The UK North Sea sector needs support from Westminster to encourage fresh investment and achieve its full potential, a conference heard yesterday.
Malcolm Webb, the chief executive of industry body Oil and Gas UK (OGUK), was speaking at a debate on Scotland’s energy future, hosted by the Scottish Council for Development and Industry at Murrayfield Stadium in Edinburgh.
Dismissing calls from some quarters for a windfall tax on the industry, Mr Webb said it was already highly taxed and needed incentives to help it play its role in meeting future energy needs.
Traditional energy resources would be important to the Britain for many years to come, he said, adding: “The transition from a UK energy supply with fossil fuels at its centre to one based largely on the use of renewable energy sources and low carbon technologies will not happen overnight.
“But, if investment in our own oil and gas is boosted, domestic production will be a crucial support on the road to the new energy mix.”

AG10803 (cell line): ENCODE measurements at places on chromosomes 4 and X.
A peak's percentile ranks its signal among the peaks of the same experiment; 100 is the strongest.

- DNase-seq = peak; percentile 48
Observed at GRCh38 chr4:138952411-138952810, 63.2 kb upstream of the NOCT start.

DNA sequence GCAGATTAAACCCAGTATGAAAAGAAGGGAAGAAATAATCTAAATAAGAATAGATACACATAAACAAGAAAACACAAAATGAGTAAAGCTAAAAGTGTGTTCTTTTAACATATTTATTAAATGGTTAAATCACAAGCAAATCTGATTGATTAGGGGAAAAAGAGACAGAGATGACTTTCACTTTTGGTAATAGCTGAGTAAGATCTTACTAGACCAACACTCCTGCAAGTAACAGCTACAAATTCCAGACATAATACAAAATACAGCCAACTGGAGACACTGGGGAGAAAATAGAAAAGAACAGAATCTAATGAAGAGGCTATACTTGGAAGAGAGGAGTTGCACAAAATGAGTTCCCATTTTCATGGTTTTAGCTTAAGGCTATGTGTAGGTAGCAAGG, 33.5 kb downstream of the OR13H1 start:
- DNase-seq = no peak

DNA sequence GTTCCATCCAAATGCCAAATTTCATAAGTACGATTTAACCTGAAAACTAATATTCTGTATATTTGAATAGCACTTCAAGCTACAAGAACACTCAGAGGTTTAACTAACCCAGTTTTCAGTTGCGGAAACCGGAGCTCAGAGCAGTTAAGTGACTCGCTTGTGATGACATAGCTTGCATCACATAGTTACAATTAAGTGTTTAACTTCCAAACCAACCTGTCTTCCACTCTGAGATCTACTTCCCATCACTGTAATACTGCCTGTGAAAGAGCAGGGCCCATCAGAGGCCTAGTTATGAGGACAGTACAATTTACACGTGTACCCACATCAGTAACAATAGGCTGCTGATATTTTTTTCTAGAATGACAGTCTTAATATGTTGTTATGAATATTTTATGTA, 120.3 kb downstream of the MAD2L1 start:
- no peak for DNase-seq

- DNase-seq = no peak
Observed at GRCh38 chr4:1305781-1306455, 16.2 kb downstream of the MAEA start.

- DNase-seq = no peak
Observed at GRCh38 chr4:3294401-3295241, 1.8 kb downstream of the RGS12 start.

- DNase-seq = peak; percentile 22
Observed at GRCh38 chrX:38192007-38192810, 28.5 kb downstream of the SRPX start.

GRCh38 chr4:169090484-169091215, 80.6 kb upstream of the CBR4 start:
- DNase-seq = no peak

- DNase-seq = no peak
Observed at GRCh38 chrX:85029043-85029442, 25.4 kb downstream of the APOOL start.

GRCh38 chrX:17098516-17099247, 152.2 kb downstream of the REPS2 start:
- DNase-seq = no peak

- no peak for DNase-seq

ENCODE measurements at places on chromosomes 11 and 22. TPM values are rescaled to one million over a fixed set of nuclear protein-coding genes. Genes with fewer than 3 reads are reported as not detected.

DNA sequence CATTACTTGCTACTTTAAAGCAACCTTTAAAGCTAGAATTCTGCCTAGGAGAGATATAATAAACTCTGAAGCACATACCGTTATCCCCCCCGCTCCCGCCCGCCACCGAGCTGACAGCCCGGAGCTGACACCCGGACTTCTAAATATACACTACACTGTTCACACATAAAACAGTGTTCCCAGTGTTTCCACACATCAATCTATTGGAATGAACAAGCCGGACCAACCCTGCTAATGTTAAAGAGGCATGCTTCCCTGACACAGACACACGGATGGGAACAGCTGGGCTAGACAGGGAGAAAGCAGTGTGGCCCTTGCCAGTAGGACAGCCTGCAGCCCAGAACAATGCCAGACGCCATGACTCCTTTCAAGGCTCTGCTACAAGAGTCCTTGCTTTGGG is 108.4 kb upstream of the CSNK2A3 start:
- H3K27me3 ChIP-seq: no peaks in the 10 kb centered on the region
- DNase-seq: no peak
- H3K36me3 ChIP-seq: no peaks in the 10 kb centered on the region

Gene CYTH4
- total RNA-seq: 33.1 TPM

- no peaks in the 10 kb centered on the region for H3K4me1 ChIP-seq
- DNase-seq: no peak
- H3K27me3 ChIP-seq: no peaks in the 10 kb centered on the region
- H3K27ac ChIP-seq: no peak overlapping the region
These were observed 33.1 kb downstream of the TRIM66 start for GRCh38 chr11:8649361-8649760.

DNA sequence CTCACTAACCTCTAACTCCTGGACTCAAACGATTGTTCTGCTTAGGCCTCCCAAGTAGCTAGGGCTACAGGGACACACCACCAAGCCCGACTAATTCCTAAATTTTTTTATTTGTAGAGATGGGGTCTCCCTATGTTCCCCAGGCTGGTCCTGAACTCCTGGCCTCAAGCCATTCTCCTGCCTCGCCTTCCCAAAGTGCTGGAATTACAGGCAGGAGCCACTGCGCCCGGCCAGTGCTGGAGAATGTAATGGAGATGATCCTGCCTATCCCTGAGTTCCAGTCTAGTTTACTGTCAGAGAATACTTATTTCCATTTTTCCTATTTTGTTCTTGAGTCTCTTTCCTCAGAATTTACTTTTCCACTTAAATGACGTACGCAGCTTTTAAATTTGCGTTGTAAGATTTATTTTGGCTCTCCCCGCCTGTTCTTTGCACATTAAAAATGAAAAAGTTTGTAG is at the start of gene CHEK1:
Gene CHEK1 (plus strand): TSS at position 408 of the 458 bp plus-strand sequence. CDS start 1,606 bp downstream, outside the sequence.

Mr Webb warned that any failure on the part of the UK Government to support oil and gas would create an “enduring crisis” in Britain’s energy supply. This could have “unthinkable” economic and social implications for the UK and Scotland in particular, he said.
Mr Webb highlighted the contribution the North Sea industry made to the UK economy as well as the 500,000 “high-calibre” jobs directly tied up in the sector and the billions of pounds a year in creates in export orders.
He warned that these could soon be at risk unless oil and gas firms were given an incentive to invest in the recovery of the 25billion barrels of oil equivalent or more left in the basin.
Mr Webb added: “If under-investment in the UK’s oil and gas continues as it has done over the past few years, the production decline we’re currently witnessing will not be slowed. Oil and gas recovery will be negligible by 2020 and supply chain companies, which are hugely valuable to the UK economy in their own right will leave with it.”
Mr Webb said declining production from the North Sea would improve only if companies were willing to risk the hundreds of billions of pounds needed to develop new projects and were encouraged to make the commitment.
He said later that oil and gas firms were not asking for tax cuts, but rather more generous capital allowances as an incentive to invest.
This is part of a strategy pitched to Prime Minister Gordon Brown by OGUK earlier this year in the hope of promoting investment in marginal field opportunities, unlocking reservoirs west of Shetland and encouraging enhanced recovery from existing operations.